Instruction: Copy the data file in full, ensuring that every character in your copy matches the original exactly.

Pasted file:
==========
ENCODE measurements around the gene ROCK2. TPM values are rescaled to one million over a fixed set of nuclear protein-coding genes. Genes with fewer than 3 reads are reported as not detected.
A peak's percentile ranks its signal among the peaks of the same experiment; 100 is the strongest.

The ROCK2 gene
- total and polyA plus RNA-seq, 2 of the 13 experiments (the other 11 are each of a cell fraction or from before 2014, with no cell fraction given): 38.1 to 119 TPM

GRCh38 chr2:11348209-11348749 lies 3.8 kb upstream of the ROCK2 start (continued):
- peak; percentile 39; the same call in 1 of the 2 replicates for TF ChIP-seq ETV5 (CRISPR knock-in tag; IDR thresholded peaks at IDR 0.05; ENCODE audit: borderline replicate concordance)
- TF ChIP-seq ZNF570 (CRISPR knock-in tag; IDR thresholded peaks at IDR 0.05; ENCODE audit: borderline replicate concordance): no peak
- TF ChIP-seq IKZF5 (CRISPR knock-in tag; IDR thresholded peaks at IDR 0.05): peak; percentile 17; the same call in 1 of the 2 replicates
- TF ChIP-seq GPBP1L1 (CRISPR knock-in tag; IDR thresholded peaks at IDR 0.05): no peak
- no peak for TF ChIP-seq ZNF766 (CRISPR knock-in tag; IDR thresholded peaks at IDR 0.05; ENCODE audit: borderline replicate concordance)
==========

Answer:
ENCODE measurements around the gene ROCK2. TPM values are rescaled to one million over a fixed set of nuclear protein-coding genes. Genes with fewer than 3 reads are reported as not detected.
A peak's percentile ranks its signal among the peaks of the same experiment; 100 is the strongest.

The ROCK2 gene
- total and polyA plus RNA-seq, 2 of the 13 experiments (the other 11 are each of a cell fraction or from before 2014, with no cell fraction given): 38.1 to 119 TPM

GRCh38 chr2:11348209-11348749 lies 3.8 kb upstream of the ROCK2 start (continued):
- peak; percentile 39; the same call in 1 of the 2 replicates for TF ChIP-seq ETV5 (CRISPR knock-in tag; IDR thresholded peaks at IDR 0.05; ENCODE audit: borderline replicate concordance)
- TF ChIP-seq ZNF570 (CRISPR knock-in tag; IDR thresholded peaks at IDR 0.05; ENCODE audit: borderline replicate concordance): no peak
- TF ChIP-seq IKZF5 (CRISPR knock-in tag; IDR thresholded peaks at IDR 0.05): peak; percentile 17; the same call in 1 of the 2 replicates
- TF ChIP-seq GPBP1L1 (CRISPR knock-in tag; IDR thresholded peaks at IDR 0.05): no peak
- no peak for TF ChIP-seq ZNF766 (CRISPR knock-in tag; IDR thresholded peaks at IDR 0.05; ENCODE audit: borderline replicate concordance)